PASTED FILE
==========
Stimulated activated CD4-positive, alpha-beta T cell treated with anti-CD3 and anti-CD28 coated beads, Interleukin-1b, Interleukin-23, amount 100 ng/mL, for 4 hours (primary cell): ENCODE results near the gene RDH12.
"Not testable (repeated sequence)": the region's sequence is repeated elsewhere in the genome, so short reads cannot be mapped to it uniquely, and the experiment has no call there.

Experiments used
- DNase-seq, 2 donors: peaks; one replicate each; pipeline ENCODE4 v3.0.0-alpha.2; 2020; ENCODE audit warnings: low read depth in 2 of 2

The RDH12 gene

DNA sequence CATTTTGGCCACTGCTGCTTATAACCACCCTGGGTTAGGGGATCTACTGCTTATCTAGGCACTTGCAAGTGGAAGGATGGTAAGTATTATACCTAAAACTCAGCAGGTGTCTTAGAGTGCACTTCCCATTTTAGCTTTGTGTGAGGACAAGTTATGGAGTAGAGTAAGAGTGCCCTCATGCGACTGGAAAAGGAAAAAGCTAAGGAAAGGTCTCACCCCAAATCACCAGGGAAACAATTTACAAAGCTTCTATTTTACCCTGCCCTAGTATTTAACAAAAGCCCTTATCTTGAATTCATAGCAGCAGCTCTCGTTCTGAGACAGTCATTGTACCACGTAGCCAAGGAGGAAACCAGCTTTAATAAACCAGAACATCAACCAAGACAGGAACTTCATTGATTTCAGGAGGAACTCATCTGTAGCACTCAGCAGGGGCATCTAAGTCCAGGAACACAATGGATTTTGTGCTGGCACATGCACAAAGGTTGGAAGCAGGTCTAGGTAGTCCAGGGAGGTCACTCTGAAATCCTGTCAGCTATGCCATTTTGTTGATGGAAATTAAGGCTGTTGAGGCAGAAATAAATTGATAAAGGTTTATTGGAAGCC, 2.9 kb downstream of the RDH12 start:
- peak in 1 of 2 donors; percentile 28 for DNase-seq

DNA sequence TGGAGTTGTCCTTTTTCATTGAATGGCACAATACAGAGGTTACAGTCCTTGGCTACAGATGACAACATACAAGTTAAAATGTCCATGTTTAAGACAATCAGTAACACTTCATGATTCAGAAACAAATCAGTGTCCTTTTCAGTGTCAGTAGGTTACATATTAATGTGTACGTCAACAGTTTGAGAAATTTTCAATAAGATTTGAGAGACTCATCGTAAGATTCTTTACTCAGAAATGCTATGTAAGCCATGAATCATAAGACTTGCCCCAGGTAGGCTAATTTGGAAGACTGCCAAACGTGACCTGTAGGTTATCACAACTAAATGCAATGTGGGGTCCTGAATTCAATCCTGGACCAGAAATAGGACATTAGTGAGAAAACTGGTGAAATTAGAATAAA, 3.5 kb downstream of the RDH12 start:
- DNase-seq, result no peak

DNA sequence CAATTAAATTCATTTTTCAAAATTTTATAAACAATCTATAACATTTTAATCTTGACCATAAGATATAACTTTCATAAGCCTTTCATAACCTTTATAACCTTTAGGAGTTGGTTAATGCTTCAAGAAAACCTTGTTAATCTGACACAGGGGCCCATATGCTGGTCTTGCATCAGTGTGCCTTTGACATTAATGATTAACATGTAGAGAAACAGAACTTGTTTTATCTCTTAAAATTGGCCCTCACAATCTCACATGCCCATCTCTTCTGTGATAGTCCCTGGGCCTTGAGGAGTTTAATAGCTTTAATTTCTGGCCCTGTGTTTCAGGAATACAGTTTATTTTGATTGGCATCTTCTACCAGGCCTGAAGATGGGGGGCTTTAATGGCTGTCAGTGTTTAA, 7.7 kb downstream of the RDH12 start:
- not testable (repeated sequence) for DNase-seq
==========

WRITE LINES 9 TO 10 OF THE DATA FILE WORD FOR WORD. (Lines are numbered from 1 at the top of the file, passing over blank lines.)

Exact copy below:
- DNase-seq, result no peak

DNA sequence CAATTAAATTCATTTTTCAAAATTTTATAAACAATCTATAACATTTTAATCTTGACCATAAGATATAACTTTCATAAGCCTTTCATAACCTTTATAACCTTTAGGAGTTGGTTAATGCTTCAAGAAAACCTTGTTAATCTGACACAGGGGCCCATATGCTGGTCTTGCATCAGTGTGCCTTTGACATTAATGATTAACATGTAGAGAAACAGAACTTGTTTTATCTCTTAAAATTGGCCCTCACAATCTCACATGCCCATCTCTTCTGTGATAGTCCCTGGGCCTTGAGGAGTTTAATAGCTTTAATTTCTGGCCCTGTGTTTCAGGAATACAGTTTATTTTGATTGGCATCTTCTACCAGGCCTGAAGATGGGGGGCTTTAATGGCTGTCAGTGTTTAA, 7.7 kb downstream of the RDH12 start: